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From: Jeremy Maitin-Shepard (jbms_at_[hidden])
Date: 2002-12-17 20:43:36

On Tue, Dec 17, 2002 at 07:06:47PM -0500, David Abrahams wrote:


> > A reflective framework could be in three stages: a preprocessing stage
> > (which creates the reflection data), an optional code
> > generation/transformation stage, then a compilation stage. In this sense,
> > it would be both a compile and run-time framework.
> Sounds like a great idea to me.

I was actually thinking along the lines of manually specifying fields
which do not neccessarily correspond to actual instance variables, or
to a single instance variable. This is because instance variables
(which are often private) are nearly useless on their own. In C++
classes, they tend to correspond to the implementation details, while
the methods provide access to what are effectively the fields. For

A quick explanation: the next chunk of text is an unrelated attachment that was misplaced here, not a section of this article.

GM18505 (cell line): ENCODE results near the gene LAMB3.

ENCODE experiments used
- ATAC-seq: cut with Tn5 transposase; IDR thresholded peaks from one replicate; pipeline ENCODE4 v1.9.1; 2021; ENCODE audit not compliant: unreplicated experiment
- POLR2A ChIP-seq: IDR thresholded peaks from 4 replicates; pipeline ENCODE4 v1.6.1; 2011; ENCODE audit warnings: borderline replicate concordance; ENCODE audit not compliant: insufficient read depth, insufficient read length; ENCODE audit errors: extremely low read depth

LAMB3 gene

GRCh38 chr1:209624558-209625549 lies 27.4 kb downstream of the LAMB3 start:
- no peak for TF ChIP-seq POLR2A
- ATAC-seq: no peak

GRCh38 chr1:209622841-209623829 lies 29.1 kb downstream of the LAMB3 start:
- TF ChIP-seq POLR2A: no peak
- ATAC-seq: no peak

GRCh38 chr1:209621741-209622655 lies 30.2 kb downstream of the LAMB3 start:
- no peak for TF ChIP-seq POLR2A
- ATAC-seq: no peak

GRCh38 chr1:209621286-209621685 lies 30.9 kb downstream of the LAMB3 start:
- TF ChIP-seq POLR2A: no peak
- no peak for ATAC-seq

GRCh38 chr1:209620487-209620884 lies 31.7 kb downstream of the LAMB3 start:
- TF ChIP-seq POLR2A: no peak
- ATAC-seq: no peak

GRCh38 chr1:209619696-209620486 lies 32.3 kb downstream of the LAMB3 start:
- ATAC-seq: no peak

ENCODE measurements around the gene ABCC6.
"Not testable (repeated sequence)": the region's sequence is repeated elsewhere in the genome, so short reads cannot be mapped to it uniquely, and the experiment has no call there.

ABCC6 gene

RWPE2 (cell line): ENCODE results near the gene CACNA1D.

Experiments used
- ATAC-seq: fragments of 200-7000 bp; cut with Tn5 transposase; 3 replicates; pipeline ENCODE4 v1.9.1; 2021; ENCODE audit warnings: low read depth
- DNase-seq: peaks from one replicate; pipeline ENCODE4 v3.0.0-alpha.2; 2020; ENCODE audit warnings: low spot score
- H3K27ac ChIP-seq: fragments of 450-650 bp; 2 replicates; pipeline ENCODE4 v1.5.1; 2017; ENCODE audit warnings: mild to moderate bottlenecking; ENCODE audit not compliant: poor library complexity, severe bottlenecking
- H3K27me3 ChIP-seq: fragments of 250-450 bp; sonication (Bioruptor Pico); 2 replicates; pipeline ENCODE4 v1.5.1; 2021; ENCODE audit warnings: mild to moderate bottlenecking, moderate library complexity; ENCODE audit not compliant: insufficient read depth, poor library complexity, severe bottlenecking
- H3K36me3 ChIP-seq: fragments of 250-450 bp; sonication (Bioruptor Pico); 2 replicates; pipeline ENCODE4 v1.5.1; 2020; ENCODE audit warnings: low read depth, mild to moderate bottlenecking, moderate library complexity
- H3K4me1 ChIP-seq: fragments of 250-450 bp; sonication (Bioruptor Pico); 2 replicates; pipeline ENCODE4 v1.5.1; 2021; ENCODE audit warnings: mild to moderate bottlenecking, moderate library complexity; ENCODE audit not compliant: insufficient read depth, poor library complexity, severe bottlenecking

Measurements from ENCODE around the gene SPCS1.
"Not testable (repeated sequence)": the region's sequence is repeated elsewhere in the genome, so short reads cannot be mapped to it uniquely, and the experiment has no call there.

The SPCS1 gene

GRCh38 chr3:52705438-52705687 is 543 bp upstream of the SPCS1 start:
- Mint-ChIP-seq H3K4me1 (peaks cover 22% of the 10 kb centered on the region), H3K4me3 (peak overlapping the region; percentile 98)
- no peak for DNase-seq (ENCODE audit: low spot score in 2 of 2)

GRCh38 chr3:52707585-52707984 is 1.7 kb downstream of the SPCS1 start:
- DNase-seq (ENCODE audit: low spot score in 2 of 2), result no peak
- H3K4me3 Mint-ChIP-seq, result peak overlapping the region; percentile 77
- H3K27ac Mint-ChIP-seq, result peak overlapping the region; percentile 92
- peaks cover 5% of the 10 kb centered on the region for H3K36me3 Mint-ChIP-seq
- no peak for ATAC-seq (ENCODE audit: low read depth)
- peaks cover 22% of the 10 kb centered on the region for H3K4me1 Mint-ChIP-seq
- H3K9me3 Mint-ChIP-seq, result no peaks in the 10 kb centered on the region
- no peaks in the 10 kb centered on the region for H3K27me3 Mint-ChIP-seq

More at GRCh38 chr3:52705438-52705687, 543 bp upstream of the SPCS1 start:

example, would it be particularly useful for a reflection framework to
provide access to the instance variables of a reference counting
string class?

It seems more useful to identify basic types or data structures with
which all of the agregate types that we want to be accessible through
reflection can be represented. In previous posts I have enumerated
some of these basic types.

I realize that methods, however, are more straight forwardly handled
automatically. However, the other objection I have with a system that
requires separate non-standard preproccessing is that it becomes more
difficult to maintain the data.

- Jeremy Maitin-Shepard

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